Data from: Specialized mutualisms may constrain the geographical distribution of flowering plants
Duffy, Karl J.; Johnson, Steven D. (2017), Data from: Specialized mutualisms may constrain the geographical distribution of flowering plants, Dryad, Dataset, https://doi.org/10.5061/dryad.b487r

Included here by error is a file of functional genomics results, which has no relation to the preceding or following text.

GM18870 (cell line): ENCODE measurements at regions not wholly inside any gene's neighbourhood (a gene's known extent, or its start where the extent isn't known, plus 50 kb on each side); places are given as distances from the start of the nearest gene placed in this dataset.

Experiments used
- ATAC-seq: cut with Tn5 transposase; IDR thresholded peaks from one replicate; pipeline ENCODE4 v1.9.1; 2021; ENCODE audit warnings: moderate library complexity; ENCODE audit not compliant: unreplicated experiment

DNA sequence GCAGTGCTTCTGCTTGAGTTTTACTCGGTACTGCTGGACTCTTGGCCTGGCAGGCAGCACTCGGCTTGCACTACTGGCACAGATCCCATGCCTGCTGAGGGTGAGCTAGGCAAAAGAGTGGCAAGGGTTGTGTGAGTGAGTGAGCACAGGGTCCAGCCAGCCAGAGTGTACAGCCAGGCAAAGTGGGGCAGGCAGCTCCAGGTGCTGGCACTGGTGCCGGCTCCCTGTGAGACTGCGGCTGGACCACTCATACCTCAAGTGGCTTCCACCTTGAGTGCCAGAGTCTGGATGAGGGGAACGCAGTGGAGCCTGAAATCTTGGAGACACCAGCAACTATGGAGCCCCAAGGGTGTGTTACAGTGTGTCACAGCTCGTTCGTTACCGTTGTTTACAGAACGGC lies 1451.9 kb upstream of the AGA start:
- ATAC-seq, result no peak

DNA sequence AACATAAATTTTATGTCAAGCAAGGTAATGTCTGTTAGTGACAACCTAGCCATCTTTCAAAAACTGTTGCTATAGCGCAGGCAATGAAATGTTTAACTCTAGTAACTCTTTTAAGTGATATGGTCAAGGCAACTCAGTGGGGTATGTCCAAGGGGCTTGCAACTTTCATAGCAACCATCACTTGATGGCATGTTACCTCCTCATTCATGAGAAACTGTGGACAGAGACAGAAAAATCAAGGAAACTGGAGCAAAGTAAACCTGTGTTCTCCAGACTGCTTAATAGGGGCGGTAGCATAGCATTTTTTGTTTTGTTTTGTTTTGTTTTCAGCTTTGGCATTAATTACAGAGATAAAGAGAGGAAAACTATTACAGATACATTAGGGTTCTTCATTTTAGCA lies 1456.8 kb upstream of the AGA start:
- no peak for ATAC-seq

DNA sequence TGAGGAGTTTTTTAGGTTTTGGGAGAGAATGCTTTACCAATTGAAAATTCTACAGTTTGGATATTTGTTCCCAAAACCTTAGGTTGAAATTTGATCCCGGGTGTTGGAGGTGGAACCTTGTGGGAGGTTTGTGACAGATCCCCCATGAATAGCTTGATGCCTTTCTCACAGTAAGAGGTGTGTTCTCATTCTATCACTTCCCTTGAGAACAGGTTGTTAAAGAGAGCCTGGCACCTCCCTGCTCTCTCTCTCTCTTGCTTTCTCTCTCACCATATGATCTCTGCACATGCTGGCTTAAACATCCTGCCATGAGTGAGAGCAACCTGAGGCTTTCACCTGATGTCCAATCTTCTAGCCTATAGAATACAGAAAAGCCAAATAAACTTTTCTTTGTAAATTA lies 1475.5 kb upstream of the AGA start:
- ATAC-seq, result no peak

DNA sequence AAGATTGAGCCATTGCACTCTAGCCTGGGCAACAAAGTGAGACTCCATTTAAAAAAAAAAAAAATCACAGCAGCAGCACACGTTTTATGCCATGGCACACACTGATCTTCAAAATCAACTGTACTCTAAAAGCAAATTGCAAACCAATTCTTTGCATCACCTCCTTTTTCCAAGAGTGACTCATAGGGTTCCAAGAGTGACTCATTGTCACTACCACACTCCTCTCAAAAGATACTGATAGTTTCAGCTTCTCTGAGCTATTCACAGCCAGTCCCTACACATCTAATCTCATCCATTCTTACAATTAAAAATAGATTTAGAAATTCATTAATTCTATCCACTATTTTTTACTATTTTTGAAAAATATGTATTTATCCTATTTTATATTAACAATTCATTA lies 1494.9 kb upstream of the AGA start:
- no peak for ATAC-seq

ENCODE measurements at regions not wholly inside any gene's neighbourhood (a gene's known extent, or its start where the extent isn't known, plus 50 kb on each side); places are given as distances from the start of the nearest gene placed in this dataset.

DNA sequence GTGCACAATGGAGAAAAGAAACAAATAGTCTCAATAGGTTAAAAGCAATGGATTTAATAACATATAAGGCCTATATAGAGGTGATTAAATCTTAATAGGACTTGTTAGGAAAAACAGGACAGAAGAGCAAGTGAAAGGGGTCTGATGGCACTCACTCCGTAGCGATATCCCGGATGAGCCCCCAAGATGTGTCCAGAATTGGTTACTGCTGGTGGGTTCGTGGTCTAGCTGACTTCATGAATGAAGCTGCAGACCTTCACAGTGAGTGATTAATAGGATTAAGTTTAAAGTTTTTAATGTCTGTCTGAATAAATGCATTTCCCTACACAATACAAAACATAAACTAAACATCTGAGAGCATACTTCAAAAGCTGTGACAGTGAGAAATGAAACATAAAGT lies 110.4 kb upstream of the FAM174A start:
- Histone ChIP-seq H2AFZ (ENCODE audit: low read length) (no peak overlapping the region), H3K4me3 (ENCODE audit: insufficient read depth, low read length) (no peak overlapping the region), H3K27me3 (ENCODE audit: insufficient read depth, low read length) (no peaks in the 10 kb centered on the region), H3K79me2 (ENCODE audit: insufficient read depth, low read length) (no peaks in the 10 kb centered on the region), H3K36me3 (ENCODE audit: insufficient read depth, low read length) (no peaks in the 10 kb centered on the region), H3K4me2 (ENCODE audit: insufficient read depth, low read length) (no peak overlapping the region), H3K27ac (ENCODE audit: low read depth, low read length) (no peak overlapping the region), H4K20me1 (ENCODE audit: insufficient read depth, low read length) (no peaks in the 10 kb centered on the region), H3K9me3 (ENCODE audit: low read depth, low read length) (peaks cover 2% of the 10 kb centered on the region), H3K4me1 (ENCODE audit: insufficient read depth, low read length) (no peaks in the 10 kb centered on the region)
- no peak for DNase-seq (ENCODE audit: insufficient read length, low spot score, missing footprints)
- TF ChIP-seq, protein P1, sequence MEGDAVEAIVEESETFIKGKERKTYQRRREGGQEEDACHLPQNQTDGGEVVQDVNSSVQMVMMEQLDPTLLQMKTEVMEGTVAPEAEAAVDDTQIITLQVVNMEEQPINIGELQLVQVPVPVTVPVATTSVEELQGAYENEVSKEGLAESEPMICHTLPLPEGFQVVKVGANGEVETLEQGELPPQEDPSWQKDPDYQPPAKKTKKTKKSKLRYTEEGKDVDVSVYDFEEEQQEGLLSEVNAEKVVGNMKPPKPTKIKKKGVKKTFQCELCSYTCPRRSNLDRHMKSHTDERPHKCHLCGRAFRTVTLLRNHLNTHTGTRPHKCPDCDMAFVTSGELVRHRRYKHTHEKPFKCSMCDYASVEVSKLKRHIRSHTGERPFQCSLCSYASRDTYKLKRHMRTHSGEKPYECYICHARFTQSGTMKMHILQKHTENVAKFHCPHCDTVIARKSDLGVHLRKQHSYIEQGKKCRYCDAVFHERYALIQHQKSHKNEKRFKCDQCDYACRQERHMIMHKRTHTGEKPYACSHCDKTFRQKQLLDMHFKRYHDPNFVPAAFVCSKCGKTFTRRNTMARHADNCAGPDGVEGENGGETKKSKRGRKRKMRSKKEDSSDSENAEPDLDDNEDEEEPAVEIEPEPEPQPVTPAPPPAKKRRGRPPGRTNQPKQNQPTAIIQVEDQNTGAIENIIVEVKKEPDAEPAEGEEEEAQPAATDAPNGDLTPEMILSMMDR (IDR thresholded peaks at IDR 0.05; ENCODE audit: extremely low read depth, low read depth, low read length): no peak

It is commonly assumed that the geographical distributions of plants are governed mainly by abiotic variables. However, interactions with other organisms, such as pollinators, also have the potential to influence plant distributions. To investigate this, we developed niche models for 32 plant taxa that have specialized pollination systems and which are native to a biodiversity hotspot (South Africa). We found that the distributions of these taxa are best explained by a combination of biotic (pollinators) and abiotic factors, rather than by abiotic factors alone. For ~66% of these plant taxa, pollinator distributions were the factor that provided the best predictor of their niches. Furthermore, co-occurrence of these plants and their pollinators, was generally not explained solely by shared abiotic niches, and thus likely reflects broad-scale positive ecological interactions. These results are consistent with the proposal that pollinator distributions may constrain plant distributions and highlight the general potential for species distributions to be shaped by positive interactions with other species. This has important consequences for predicting how distributions of species might change in the face of loss of their key mutualists.